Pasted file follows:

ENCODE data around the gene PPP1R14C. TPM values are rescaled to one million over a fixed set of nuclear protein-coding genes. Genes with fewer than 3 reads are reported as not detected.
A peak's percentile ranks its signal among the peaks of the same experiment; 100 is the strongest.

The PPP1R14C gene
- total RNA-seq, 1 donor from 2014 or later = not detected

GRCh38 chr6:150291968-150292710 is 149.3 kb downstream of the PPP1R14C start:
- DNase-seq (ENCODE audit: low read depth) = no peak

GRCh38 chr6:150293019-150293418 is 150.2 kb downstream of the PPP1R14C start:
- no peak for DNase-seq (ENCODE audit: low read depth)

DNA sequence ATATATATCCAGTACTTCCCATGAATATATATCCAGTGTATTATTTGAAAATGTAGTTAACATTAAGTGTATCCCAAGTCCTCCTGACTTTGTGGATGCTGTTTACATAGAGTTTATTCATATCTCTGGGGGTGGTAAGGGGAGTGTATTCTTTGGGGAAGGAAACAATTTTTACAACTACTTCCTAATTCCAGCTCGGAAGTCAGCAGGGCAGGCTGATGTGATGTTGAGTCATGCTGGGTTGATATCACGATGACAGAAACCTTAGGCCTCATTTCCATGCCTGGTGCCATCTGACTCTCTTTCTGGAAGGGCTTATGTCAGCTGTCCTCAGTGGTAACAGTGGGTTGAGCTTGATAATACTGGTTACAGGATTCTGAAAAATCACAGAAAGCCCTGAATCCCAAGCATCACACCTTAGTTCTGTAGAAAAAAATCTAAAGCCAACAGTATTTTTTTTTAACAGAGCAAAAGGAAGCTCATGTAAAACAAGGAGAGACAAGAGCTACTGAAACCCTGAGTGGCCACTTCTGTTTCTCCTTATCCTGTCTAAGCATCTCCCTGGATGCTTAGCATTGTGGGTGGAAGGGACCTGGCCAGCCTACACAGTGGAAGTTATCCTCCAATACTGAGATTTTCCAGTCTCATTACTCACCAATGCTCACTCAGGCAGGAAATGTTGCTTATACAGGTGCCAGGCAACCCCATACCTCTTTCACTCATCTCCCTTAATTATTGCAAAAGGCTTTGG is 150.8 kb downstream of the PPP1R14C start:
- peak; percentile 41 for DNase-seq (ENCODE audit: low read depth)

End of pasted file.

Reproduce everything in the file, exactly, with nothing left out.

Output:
ENCODE data around the gene PPP1R14C. TPM values are rescaled to one million over a fixed set of nuclear protein-coding genes. Genes with fewer than 3 reads are reported as not detected.
A peak's percentile ranks its signal among the peaks of the same experiment; 100 is the strongest.

The PPP1R14C gene
- total RNA-seq, 1 donor from 2014 or later = not detected

GRCh38 chr6:150291968-150292710 is 149.3 kb downstream of the PPP1R14C start:
- DNase-seq (ENCODE audit: low read depth) = no peak

GRCh38 chr6:150293019-150293418 is 150.2 kb downstream of the PPP1R14C start:
- no peak for DNase-seq (ENCODE audit: low read depth)

DNA sequence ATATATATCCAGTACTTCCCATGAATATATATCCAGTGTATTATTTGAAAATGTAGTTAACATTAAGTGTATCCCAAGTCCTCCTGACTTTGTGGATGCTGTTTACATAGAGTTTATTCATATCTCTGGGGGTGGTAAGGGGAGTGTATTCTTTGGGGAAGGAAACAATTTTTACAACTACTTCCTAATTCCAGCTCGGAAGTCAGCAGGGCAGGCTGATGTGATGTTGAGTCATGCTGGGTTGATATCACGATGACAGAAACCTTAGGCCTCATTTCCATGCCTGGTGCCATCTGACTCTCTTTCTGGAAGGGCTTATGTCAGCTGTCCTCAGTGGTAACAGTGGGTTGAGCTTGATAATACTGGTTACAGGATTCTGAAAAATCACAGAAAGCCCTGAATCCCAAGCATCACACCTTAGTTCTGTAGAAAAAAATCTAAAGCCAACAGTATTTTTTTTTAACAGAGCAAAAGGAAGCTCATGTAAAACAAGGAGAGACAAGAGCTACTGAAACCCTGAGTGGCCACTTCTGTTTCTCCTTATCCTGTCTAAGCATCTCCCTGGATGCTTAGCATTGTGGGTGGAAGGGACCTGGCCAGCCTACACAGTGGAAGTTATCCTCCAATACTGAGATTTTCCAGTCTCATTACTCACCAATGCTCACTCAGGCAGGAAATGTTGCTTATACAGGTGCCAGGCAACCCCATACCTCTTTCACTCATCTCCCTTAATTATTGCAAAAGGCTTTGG is 150.8 kb downstream of the PPP1R14C start:
- peak; percentile 41 for DNase-seq (ENCODE audit: low read depth)